Held Captive? Plant a Garden.

I’m in a Marco Polo group of women who are reading through the Bible in a year using the Bible Recap podcast. We’ve been reading through the book of Jeremiah, of which Chuck Swindoll says this: 

The prophecies of Jeremiah offer us a unique insight into the mind and heart of one of God’s faithful servants. The book includes numerous personal statements of emotional engagement, painting Jeremiah not merely as a prophet brought on the scene to deliver God’s message but also as a red-blooded human being who felt compassion for his people, desired judgment for evildoers, and was concerned about his own safety as well. (bold is mine) 

Anybody else been feeling the weight of that last sentence? 

The people of Israel were getting ready to be taken to Babylon and held captive there. The false prophets were saying the exact opposite of what Jeremiah was proclaiming…they proclaimed the exile wouldn’t last long, peace was coming etc, so Jeremiah sends a letter (chapter 29) to all the people to prepare them for what was about to go down and what they were to do in the midst of being in captivity.

In part, this is what he tells them: This is what the Lord of Armies, the God of Israel, says to all the exiles I deported from Jerusalem to Babylon: Build houses and live in them. Plant gardens and eat their produce. (29:4-5CSB) claiming the exile will be long. (29:28CSB)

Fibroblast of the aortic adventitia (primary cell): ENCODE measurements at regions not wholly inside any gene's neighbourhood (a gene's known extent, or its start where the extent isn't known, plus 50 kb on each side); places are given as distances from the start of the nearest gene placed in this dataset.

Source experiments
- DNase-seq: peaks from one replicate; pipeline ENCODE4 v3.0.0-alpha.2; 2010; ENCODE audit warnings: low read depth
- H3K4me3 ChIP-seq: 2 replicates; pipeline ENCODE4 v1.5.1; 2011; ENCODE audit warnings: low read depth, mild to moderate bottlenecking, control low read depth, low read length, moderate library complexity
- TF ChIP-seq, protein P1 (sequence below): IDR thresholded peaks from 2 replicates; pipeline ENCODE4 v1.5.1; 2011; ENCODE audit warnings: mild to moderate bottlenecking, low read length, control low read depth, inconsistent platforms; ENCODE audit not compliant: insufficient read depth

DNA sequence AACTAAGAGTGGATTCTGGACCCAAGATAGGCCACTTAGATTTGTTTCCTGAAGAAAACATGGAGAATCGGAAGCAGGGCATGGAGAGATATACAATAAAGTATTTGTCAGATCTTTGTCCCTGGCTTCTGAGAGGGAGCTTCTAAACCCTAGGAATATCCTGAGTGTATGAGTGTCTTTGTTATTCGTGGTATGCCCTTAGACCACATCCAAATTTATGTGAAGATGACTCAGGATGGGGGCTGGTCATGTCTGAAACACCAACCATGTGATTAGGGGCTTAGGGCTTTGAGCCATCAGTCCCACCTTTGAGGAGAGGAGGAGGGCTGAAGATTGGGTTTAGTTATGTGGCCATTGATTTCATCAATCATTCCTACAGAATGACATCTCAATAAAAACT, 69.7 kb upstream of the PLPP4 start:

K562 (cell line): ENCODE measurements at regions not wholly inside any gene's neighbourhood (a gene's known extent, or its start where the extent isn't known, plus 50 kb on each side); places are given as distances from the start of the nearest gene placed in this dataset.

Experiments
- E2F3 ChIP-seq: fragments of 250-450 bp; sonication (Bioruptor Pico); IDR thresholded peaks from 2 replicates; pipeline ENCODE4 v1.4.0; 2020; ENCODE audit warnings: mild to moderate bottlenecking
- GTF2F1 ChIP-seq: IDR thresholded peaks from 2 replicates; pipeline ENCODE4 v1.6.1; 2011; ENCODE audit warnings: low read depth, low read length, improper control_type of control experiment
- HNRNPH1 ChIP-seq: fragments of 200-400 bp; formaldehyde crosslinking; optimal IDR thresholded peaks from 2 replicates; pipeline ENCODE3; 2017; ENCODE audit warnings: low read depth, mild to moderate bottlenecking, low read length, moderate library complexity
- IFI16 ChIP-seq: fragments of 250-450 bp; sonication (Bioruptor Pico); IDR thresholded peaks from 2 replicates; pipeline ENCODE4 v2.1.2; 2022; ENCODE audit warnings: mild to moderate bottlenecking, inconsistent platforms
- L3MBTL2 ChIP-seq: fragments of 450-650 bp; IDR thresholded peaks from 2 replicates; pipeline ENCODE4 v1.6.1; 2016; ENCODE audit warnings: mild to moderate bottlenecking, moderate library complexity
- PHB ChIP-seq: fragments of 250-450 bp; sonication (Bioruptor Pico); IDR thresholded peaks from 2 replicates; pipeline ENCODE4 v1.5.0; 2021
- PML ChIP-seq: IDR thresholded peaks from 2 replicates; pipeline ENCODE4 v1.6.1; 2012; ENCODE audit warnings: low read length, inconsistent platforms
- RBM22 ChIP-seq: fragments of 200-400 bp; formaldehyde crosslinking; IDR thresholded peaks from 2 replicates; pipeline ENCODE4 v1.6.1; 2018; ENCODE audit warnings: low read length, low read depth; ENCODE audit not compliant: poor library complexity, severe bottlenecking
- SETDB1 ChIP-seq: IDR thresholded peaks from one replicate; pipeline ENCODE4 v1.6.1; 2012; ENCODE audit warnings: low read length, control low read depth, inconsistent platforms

As I’ve mulled this verse over, I find it funny that God would tell them to do something as simple as plant a garden and eat its produce in the midst of being held captive by their enemy. 

If you’ve been hanging with me for very long at all, it’s no surprise that I love to garden so at first I thought that’s why I was so drawn to this verse. But I have to say, I believe there’s more to it. That perhaps it’s a message that is helpful to us as well.

Let’s do some paralleling: 

The exile (or captivity)I know we are not being taken anywhere in the physical sense but we can sure be held captive. By our screens. By our schedules. By the 24/7 news cycles. By our 24/7 availability. By everyone’s opinions. By social media. By the need for more. By the need for bigger and better. By the need for perfection. By the need to hurry. 

You get the picture. We are being held captive and sadly, we don’t even realize how heavy the chains are anymore. 

The past couple of years has seen our mental health struggle…even those with no previous mental health issues. The pandemic has been hard on all of us and most everyone has an opinion they aren’t afraid to share. The political and racial unrest piles on top of an already fragile people. Not to mention the rest of the world and all its messiness. 

Between the 24/7 news cycles and our 24/7 availability we have access to heartbreaking pictures, news stories, pleas, more pictures, thoughts, opinions… we are held captive by it and it just keeps going. Because this exile, this captivity we find ourselves in?